E-Cigarettes Versus Oregon

Smoking Everywhere, a distributor of electronic cigarettes has agreed to cease sales in the State of Oregon, following a lawsuit settlement, the Miami Herald reported.

Oregon last year became the first state to go to court to attempt to block the sale of the devices. Attorney General John Kroger said Smoking Everywhere did not seek U.S. Food and Drug Administration (FDA) approval and provides no evidence to support claims that ‘e-cigarettes’ are a safe alternative to conventional tobacco products. He also alleged that the company geared its marketing toward young people.

Smoking Everywhere’s electronic cigarettes feature a battery-powered heating element and a replaceable plastic cartridge that contains chemicals, including liquid nicotine. The heat vaporizes the liquid for inhalation.

In settling the suit, Smoking Everywhere admitted violating Oregon’s Unlawful Trade Practices Act. In addition to no longer selling its products in Oregon, the company agreed to pay more than $95,000 to the Oregon Department of Justice. Elico Taieb, the company president, will pay another $25,000 and is barred from doing any business in Oregon that involves tobacco, nicotine or electronic cigarettes.

Smoking Everywhere and Sottera, which does business as the e-cigarette brand NJOY, won a case against the FDA in January, where it was ruled that the agency doesn’t have the authority to regulate electronic cigarettes as a drug-device combination. The U.S. Court of Appeals will review the case next month.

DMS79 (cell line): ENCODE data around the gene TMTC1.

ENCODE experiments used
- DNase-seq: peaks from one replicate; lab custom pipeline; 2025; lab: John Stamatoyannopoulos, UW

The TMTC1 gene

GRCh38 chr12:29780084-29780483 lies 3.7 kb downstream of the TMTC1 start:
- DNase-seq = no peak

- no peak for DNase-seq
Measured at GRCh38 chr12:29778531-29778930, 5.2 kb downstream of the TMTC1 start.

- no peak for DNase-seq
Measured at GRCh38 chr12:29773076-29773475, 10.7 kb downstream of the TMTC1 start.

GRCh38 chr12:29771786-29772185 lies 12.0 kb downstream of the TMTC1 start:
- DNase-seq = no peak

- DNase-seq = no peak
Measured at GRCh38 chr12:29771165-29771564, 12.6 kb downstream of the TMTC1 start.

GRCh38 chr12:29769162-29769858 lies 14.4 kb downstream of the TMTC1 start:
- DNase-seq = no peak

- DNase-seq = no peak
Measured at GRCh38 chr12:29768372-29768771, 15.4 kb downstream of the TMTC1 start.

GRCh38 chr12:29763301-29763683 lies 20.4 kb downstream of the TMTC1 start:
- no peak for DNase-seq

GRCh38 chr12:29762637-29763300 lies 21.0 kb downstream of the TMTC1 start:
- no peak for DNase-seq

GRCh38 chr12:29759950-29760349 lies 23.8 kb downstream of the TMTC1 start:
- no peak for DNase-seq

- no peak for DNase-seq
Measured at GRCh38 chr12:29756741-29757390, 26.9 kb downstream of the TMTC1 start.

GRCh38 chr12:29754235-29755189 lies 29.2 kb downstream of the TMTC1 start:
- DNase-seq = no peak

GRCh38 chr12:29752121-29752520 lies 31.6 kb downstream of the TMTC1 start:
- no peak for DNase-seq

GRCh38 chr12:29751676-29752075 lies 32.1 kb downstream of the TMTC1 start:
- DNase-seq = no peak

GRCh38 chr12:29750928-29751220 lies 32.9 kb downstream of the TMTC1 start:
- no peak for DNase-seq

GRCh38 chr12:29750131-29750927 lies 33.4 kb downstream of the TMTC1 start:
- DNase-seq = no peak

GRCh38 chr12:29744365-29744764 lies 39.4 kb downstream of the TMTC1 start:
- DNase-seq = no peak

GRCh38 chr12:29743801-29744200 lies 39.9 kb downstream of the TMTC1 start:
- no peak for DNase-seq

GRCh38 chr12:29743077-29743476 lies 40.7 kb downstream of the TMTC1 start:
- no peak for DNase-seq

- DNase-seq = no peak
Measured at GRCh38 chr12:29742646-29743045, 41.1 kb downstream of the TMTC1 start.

“Since we are not part of the appeal, it just made sense for us to settle out with Oregon and be done with it,” Taieb’s attorney, Jason Weaver told the Miami Herald.

Hallandale Beach-based Vapor Corp., which has 20% of the market share of the electronic cigarette industry, was not banned from selling in Oregon but voluntarily pulled the product from distributors in Oregon to avoid any issues, company attorney Adam Laufer told the Miami Herald. “We’re basically waiting to see and be reactive to whatever the proper and current law is,” he said.

Ray Story, a Smoking Everywhere shareholder who is in litigation against Taieb, did not approve of the settlement.  Story stepped down as CEO earlier this year because he felt the company was “on the wrong track,” he told the Miami Herald. He said Smoking Everywhere is a cigarette company and should to act as such-a point where he said he and Taieb disagreed.

Story also noted e-cigarettes are less harmful than conventional cigarettes and less intrusive to nonsmokers. He criticized Attorney General Kroger for banning the product in Oregon. “The attorney general there really doesn’t know what he’s talking about,” he said. “A state cannot ban a product without it banning every product within that same category.”

Last year, Kroger convinced two travel store chains to stop selling e-cigarettes in Oregon and persuaded another e-cigarette company, Sottera, to leave the state. After Smoking Everywhere declined a request to restrict its Oregon sales-it led the lawsuit it just settled, which was filed last year in Salem.

 

 

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